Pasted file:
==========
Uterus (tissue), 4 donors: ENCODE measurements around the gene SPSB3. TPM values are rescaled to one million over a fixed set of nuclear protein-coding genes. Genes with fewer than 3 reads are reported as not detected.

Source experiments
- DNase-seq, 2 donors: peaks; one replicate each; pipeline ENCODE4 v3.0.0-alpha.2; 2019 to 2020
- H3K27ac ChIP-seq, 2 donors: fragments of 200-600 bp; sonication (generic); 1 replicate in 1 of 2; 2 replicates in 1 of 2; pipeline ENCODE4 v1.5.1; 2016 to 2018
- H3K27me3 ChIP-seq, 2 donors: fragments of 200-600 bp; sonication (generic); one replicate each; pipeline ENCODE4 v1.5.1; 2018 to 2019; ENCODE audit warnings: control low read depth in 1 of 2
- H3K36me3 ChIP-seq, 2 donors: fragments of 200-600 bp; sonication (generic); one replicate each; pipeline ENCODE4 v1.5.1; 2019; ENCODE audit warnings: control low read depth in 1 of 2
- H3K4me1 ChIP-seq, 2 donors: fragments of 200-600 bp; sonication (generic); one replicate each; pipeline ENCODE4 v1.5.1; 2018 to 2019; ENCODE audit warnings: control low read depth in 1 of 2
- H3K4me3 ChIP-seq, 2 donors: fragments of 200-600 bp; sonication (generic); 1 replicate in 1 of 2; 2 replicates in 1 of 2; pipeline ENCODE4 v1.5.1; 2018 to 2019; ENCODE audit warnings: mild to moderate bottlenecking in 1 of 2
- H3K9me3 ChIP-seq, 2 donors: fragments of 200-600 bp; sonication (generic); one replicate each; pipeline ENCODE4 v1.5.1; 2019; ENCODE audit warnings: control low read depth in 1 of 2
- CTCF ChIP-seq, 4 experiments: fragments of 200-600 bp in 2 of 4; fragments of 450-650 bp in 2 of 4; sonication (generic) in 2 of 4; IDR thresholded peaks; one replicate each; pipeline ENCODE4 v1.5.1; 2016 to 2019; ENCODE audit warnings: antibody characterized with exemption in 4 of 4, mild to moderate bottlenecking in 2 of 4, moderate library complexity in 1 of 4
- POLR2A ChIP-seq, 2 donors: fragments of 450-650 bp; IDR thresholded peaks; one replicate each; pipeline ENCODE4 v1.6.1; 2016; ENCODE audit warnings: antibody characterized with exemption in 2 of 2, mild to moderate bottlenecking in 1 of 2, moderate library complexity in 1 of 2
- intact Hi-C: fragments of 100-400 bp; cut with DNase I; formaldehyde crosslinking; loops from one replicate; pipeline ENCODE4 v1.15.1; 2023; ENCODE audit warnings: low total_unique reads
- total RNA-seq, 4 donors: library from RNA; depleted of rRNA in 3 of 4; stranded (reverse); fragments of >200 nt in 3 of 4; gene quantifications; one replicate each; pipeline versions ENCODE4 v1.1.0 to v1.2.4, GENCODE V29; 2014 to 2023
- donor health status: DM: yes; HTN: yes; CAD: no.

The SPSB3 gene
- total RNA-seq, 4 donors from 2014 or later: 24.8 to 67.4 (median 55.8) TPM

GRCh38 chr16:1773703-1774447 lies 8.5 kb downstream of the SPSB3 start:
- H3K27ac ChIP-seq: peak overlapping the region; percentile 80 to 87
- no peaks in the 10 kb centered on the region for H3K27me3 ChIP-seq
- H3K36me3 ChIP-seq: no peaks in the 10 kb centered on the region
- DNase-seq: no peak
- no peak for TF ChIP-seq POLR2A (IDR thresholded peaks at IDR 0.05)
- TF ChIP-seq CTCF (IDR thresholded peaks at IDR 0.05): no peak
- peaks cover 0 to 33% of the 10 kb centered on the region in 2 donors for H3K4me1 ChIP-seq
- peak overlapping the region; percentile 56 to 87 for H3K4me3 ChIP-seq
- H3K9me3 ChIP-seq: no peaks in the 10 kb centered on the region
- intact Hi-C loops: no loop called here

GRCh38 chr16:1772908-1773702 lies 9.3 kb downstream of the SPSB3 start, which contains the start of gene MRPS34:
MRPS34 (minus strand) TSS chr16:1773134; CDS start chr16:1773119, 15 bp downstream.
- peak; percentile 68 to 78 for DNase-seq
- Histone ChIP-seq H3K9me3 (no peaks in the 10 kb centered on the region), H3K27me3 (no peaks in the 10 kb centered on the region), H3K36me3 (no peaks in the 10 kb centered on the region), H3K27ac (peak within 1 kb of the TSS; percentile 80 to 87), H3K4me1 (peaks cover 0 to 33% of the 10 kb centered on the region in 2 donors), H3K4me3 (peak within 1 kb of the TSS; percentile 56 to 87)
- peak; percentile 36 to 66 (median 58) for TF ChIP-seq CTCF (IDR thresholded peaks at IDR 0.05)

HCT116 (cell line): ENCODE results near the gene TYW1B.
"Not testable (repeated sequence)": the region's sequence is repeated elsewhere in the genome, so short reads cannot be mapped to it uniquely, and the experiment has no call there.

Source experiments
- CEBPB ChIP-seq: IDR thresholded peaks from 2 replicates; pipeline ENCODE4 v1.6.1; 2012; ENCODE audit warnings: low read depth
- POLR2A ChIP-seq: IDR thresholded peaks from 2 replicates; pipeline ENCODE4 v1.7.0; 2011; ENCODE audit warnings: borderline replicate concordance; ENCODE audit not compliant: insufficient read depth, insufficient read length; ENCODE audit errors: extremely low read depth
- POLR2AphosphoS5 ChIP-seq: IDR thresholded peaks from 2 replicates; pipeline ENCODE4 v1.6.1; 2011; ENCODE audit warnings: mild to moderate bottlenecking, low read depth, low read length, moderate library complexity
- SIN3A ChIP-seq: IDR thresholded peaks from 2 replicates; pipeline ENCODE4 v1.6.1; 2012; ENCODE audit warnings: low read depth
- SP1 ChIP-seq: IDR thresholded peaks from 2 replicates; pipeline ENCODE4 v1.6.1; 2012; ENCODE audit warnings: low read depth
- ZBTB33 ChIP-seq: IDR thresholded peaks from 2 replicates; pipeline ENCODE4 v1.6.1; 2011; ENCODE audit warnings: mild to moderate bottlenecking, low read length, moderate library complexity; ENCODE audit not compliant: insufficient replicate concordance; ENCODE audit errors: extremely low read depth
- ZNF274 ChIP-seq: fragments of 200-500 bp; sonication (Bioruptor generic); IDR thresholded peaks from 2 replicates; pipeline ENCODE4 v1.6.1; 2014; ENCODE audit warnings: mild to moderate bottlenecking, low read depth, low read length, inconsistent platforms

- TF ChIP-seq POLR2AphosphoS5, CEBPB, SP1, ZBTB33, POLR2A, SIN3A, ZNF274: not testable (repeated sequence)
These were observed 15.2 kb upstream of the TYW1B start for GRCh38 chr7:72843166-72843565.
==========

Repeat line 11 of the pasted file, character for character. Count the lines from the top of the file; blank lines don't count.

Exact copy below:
- POLR2A ChIP-seq, 2 donors: fragments of 450-650 bp; IDR thresholded peaks; one replicate each; pipeline ENCODE4 v1.6.1; 2016; ENCODE audit warnings: antibody characterized with exemption in 2 of 2, mild to moderate bottlenecking in 1 of 2, moderate library complexity in 1 of 2